Bayit Yehudi endorses Stav as chief rabbi candidate

Party will also support legislation to allow Sephardi Chief Rabbi Shlomo Amar to stand for a second term.

June 2, 2013 17:28
3 minute read.
Rabbi David Stav.

Rabbi David Stav370. (photo credit: Courtesy Tzohar.)


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The Bayit Yehudi party has officially endorsed Rabbi David Stav as its candidate for the position of Ashkenazi Chief Rabbi in a vote that took place during a faction meeting Sunday afternoon.

The endorsement ends months of political machinations and division over which candidate the national-religious party would back.

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The issue strongly divided the party in what turned into a bitter contest between different blocs within Bayit Yehudi to promote their respective candidates.

Speaking at a press conference, party leader Naftali Bennett said that Stav was the right candidate for the changes that Bayit Yehudi is trying to effect in the Chief Rabbinate.

“We’ve fulfilled our promise to our voters, both secular and religious,” said Bennett. “Bayit Yehudi will continue to serve as a bridge between the religious and secular in Israel and today’s decision reflects that in the clearest way possible.”

Bennett said that the entire party now stood behind Stav as its candidate for Ashkenazi chief rabbi.

Stav, the chairman of the Tzohar rabbinical association and a liberalizing figure within the national-religious world, was heavily opposed by a group of conservative rabbis associated with the party, and particularly with the Tekuma bloc, a constituent party of the Bayit Yehudi Knesset faction.

Tekuma and its rabbis sought to have elected Rabbi Yaakov Ariel but were thwarted by political obstacles, primarily the necessity of passing legislation to remove the age limit for candidates, which is currently 70 years old, in light of the fact that Ariel is 76.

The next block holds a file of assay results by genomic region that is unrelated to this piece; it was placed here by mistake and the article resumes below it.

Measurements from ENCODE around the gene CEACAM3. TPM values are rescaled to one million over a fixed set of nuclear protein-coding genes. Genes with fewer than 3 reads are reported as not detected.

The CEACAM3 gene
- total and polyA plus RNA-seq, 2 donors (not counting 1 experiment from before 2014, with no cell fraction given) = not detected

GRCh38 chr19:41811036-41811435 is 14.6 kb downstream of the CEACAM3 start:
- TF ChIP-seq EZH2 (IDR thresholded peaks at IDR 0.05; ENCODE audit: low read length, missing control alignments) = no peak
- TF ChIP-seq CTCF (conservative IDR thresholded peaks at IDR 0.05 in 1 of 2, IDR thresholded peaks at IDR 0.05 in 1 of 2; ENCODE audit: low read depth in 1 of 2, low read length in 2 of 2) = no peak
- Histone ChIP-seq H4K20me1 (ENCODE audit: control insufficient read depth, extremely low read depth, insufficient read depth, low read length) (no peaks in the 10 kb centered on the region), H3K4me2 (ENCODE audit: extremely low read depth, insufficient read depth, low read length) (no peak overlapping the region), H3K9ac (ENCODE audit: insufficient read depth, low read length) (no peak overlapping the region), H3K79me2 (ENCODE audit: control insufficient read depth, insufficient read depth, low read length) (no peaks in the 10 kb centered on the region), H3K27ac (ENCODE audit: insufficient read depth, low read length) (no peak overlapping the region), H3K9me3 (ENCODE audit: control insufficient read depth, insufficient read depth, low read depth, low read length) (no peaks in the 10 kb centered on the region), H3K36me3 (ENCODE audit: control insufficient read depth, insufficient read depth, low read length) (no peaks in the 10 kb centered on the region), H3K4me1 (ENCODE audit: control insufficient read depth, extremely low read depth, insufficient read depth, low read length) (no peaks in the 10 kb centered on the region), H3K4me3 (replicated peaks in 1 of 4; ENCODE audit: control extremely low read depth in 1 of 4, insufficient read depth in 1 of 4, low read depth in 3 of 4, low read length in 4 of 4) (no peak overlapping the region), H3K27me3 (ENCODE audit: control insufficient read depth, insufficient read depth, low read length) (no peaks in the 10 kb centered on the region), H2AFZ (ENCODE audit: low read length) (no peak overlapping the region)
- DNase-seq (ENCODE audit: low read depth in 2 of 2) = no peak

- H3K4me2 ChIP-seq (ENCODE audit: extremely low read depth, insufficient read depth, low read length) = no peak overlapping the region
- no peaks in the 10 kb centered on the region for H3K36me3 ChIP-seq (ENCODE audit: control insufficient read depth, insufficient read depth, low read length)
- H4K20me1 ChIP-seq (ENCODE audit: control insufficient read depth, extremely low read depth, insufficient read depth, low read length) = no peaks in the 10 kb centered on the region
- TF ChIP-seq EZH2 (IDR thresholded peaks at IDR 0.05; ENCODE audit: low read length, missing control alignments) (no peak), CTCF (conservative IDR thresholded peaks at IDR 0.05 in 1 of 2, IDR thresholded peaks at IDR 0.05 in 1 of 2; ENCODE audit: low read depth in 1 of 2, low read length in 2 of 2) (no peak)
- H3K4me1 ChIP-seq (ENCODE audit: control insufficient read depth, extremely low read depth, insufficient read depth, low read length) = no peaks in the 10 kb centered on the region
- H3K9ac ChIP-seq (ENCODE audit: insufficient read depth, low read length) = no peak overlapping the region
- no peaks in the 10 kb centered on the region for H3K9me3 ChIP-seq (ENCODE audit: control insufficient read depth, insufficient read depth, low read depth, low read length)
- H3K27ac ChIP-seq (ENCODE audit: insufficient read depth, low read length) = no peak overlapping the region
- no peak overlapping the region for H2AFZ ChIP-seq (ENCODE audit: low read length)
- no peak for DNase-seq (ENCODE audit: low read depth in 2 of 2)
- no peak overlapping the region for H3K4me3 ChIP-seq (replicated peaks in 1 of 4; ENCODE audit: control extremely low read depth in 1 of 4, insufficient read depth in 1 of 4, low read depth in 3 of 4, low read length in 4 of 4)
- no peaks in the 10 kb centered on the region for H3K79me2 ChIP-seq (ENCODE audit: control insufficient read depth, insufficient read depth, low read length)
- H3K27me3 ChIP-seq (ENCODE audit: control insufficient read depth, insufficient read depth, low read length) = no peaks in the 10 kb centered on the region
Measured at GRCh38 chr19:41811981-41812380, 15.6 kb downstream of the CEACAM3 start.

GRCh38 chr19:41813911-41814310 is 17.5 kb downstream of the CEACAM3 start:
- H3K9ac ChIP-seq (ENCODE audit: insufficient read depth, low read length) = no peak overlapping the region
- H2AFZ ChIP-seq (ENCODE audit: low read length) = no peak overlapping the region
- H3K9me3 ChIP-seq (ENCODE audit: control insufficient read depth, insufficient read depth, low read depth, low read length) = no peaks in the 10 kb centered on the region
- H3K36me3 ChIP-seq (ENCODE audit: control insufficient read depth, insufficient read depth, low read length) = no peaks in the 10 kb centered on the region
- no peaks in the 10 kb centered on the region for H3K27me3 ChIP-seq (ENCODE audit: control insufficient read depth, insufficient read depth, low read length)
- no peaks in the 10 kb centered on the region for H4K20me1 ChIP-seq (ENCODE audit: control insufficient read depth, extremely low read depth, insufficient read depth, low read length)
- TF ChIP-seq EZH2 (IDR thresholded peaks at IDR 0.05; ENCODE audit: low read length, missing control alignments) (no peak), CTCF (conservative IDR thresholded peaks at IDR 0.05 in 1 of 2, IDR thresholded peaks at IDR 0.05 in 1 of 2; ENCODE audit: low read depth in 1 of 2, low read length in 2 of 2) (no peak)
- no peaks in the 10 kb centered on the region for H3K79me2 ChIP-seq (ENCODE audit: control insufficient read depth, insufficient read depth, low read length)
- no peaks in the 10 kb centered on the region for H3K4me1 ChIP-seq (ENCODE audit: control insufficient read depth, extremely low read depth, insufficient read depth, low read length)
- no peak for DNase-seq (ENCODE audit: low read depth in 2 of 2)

Over the past few months Bayit Yehudi has been furiously searching for a way to bypass this barrier for Ariel to be considered despite his age, but faced opposition from within the coalition, principally from Yesh Atid and Hatnua, which stymied the legislation.

The party also sought to gain increased security for the election of a national-religious rabbi by floating a deal with Shas – whereby the haredi party would provide political backing for Ariel on the chief rabbi electoral committee, in return for Bayit Yehudi passing legislation allowing current Sephardi Chief Rabbi Shlomo Amar to stand for a second term – something also prohibited by law at present.

Yesh Atid, Yisrael Beytenu and Hatnua opposed this deal however, primarily because they had all publicly backed Stav, and so refused to support the required legislation to allow the candidacy of both Ariel and Amar to move forward.

The Amar-Ariel deal collapsed last week when it became clear to those promoting it that the legislative barriers could not be overcome.

But on Sunday, Bayit Yehudi backed legislation to allow Amar to stand for a second term and the bill was approved by the Ministerial Committee for Legislation and will now pass to the Knesset for its first reading.

Speaking at the same press conference, Bennett said that in return for passing the legislation, Amar has promised to support their candidate, who is now Rabbi Stav.

Shas spiritual leader Rabbi Ovadiah Yosef remains opposed to Stav’s candidacy however, and The Jerusalem Post understands that if legislation is passed allowing a chief rabbi to stand for a second term, then Yosef will endorse current Ashkenazi Chief Rabbi Yona Metzger and work towards his election.

This would create serious problems for Stav’s candidacy.

Additionally, it seems unlikely that Amar would be able to exert much influence at all within the chief rabbi electoral committee without Yosef’s backing, and so it is unclear what Bayit Yehudi stands to gain from the deal.

The bill still needs to pass the legislative process in the Knesset however, so it is possible the party allowed passage of the bill through the Ministerial Committee for Legislation on Sunday simply to keep the option open.

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